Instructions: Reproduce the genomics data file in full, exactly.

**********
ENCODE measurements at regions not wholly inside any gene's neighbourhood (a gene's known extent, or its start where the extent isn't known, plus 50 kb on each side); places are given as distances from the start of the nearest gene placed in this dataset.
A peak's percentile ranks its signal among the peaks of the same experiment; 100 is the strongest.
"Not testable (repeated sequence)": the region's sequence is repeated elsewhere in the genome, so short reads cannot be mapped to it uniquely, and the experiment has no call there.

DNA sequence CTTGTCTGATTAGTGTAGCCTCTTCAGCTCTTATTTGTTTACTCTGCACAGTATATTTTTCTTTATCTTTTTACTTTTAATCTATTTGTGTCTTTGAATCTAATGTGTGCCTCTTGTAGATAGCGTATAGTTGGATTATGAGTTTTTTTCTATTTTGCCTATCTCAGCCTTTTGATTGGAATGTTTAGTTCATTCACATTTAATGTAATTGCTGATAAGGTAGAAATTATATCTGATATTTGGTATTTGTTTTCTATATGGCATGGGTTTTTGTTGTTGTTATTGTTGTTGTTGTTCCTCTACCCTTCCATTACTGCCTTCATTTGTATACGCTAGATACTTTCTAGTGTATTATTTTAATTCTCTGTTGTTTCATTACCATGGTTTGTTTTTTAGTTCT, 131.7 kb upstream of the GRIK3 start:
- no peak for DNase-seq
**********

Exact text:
ENCODE measurements at regions not wholly inside any gene's neighbourhood (a gene's known extent, or its start where the extent isn't known, plus 50 kb on each side); places are given as distances from the start of the nearest gene placed in this dataset.
A peak's percentile ranks its signal among the peaks of the same experiment; 100 is the strongest.
"Not testable (repeated sequence)": the region's sequence is repeated elsewhere in the genome, so short reads cannot be mapped to it uniquely, and the experiment has no call there.

DNA sequence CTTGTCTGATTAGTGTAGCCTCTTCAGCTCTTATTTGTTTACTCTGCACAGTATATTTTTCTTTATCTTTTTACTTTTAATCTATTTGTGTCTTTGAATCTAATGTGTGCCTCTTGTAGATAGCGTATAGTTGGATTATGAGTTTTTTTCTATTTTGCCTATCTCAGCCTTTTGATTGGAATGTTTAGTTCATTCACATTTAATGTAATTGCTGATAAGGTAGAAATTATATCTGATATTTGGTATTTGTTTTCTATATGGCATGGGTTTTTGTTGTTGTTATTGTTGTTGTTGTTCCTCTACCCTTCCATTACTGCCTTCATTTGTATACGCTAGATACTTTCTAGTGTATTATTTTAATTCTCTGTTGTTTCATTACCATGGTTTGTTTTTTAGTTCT, 131.7 kb upstream of the GRIK3 start:
- no peak for DNase-seq